After decades of heartbreaking misses, Colorado lawmakers appear poised to ensure collective bargaining rights for state employees—a move that would help alleviate a crisis in job turnover for critically important state services.
New legislation spearheaded by Colorado WINS, a statewide affiliate of both the AFT and the Service Employees International Union, would allow almost 28,000 state employees to come to the bargaining table and make their voices heard by negotiating a higher standard of living through safer working conditions, family-sustaining compensation, and innovations for the common good.
With the support of most lawmakers in both the House and Senate, along with Gov. Jared Polis, who threatened to veto the collective bargaining bill last session, the new legislation will have a good chance of passage. It is expected to be introduced in the Legislature any day.
Skip Miller, president of Colorado WINS, led a rally and news conference on Jan. 10 at which leaders from the state House and Senate, along with the governor, stepped forward and announced their support for the bill. Miller pointed out that state employee pay in Colorado is increasingly uncompetitive with the private sector; that gap was expected to widen to 11.5 percent by the next fiscal year. Close to a fifth of classified state positions remained unfilled as of last year—that’s more than a 70 percent increase in job vacancies over a decade, according to the Denver Post.
“This bill is going to be life-changing for state workers,” said Miller, noting that the state’s public employees maintain roads and bridges, safeguard the water supply, monitor air quality, and keep prisons and communities safe.
Polis said the coming legislation will not only reduce turnover but also support morale and help attract a new generation of state workers. Although the bill will let state employees bargain their contract, they still won’t be able to strike. Until the bill is signed, Colorado remains one of 14 states whose public employees are not allowed to negotiate a collective bargaining agreement.
State Rep. Daneya Esgar, a champion of the bill and chair of the Legislature’s joint budget committee, praised the agreement as a labor-management partnership: “What an exciting day, right?” she exclaimed. “Who knows better what Colorado needs than the people on the frontlines doing the work. But we are so far behind when it comes to wages. Colorado does have a booming economy, and this needs to be reflected in the way we treat our public employees.”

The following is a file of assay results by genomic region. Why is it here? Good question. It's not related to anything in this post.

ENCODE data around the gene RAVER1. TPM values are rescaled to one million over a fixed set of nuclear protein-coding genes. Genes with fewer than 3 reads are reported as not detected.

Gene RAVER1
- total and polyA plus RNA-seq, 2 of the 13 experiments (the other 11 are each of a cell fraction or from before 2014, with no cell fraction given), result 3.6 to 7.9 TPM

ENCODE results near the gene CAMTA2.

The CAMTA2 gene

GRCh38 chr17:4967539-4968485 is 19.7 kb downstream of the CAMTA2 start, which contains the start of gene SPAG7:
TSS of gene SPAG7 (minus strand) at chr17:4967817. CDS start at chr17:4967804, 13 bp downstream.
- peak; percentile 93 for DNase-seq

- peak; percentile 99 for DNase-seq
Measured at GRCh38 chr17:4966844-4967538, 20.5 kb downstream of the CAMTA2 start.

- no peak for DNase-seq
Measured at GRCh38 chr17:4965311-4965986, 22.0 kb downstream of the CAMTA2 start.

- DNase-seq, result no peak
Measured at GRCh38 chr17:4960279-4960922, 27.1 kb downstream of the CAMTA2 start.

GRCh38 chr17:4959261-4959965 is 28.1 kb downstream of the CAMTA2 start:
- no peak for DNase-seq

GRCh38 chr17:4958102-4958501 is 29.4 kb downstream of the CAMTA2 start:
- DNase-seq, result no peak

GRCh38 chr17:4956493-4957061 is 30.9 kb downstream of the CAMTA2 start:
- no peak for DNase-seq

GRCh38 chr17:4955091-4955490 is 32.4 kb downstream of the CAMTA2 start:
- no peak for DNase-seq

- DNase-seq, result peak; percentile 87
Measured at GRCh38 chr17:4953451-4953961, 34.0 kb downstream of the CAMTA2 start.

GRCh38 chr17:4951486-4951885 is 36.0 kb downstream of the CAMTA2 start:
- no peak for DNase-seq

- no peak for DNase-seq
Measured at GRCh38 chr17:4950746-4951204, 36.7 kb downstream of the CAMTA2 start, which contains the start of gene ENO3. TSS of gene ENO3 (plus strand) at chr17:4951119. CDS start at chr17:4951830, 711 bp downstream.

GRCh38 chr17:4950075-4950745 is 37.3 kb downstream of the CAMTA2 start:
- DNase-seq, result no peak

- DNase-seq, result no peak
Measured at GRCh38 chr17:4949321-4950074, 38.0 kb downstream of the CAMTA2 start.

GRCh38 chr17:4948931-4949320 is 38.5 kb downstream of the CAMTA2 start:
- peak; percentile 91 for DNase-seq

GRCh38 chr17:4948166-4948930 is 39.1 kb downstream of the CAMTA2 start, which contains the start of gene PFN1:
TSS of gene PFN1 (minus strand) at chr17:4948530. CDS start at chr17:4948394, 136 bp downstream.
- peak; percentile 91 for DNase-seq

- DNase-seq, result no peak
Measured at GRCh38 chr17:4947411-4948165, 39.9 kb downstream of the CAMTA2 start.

Senate President Leroy Garcia lauded state employees as “some of the most hardworking, tenacious and dedicated workers in the country. Through their work, which often goes unnoticed, state employees consistently ensure the health, safety and stability of our families: They are the environmental stewards of our beautiful public lands. They are the strength of our economy.”
Professionals who make up the state’s “human infrastructure” shouldn’t have to worry about whether they can pay their bills on time, Garcia said, but should feel the same support and stability they provide their communities. He said the new legislation will give workers input on the job and help the state stay nimble in a rapidly changing economy.
Cassie Geremaia of Denver (pictured at right), a state healthcare employee, described how much the anticipated law will boost her quality of life: “Every day, I am fighting to make healthcare affordable for every Coloradan,” she said. As a child, she was homeless, living with her mother in a car. But through public education, she was able to earn a master’s degree in public health—a degree that landed her a job but also saddled her with more than $100,000 in student loan debt. Despite “checking all the boxes” to reach the middle class, she still can’t afford a modest lifestyle that includes saving for a down payment on a home or even having a dog.
“But that’s why I’m so happy to be with all of you here today, to celebrate collective bargaining for state workers,” Geremaia said. “Every person has the right to come together and stand up for their safety and economic well-being. Workers across the country are increasingly getting together to form strong unions. It doesn’t matter if you’re a state employee or an airport worker. When we come together, our voices will resonate,” she said to loud cheers, “and that means we’ll all be able to create a more fair and lasting future for every person in Colorado.”